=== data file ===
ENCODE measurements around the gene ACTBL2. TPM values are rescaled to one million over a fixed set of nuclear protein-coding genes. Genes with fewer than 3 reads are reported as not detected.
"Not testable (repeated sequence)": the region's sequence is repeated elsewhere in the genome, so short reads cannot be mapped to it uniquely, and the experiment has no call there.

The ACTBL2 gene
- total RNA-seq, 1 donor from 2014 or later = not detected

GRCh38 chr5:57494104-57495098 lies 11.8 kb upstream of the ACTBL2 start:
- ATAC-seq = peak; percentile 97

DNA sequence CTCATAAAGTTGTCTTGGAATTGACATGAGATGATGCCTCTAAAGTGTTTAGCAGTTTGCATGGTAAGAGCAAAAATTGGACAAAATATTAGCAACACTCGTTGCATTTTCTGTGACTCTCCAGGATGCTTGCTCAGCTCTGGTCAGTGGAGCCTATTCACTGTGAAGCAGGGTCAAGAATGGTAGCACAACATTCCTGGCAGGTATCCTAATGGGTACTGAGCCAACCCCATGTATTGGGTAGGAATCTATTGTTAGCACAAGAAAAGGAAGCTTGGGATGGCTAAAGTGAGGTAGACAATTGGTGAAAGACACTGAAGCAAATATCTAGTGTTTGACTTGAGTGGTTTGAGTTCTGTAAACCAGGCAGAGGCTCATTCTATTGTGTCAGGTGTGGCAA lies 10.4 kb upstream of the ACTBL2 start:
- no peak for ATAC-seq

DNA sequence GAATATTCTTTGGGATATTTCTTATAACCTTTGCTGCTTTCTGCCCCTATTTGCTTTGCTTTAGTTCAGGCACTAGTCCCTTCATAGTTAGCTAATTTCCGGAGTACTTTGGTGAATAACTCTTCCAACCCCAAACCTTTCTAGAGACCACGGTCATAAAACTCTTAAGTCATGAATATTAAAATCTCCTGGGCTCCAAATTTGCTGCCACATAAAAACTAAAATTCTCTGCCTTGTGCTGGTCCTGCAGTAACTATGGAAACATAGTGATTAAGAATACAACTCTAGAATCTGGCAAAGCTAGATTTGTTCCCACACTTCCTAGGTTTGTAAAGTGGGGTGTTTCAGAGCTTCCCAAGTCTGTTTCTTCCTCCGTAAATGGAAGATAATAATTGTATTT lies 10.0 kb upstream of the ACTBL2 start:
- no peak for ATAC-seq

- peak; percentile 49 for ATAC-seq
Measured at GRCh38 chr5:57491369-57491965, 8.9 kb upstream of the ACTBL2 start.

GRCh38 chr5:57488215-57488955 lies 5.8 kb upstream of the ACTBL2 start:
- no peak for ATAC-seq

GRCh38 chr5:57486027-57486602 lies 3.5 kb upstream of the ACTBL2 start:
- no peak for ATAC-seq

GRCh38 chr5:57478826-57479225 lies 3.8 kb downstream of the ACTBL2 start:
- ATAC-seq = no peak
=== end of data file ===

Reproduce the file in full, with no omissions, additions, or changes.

ENCODE measurements around the gene ACTBL2. TPM values are rescaled to one million over a fixed set of nuclear protein-coding genes. Genes with fewer than 3 reads are reported as not detected.
"Not testable (repeated sequence)": the region's sequence is repeated elsewhere in the genome, so short reads cannot be mapped to it uniquely, and the experiment has no call there.

The ACTBL2 gene
- total RNA-seq, 1 donor from 2014 or later = not detected

GRCh38 chr5:57494104-57495098 lies 11.8 kb upstream of the ACTBL2 start:
- ATAC-seq = peak; percentile 97

DNA sequence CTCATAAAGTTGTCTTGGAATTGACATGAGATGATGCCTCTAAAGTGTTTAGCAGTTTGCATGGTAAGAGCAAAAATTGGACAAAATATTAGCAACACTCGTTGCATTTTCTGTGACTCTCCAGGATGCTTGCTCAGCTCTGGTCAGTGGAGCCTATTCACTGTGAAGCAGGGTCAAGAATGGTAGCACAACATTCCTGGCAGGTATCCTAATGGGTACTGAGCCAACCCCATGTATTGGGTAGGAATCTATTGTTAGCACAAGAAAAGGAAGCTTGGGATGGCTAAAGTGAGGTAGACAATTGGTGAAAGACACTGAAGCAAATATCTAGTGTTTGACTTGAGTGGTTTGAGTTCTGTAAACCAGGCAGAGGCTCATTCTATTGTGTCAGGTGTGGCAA lies 10.4 kb upstream of the ACTBL2 start:
- no peak for ATAC-seq

DNA sequence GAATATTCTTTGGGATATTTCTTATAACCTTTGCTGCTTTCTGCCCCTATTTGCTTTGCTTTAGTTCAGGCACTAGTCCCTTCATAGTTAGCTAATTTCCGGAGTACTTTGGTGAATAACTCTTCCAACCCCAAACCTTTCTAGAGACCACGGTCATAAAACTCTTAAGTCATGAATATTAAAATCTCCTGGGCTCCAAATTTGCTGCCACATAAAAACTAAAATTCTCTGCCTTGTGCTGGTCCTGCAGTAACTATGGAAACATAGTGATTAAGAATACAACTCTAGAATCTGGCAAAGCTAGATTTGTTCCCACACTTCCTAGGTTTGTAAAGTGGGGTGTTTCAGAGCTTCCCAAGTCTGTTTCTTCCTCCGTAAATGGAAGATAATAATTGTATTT lies 10.0 kb upstream of the ACTBL2 start:
- no peak for ATAC-seq

- peak; percentile 49 for ATAC-seq
Measured at GRCh38 chr5:57491369-57491965, 8.9 kb upstream of the ACTBL2 start.

GRCh38 chr5:57488215-57488955 lies 5.8 kb upstream of the ACTBL2 start:
- no peak for ATAC-seq

GRCh38 chr5:57486027-57486602 lies 3.5 kb upstream of the ACTBL2 start:
- no peak for ATAC-seq

GRCh38 chr5:57478826-57479225 lies 3.8 kb downstream of the ACTBL2 start:
- ATAC-seq = no peak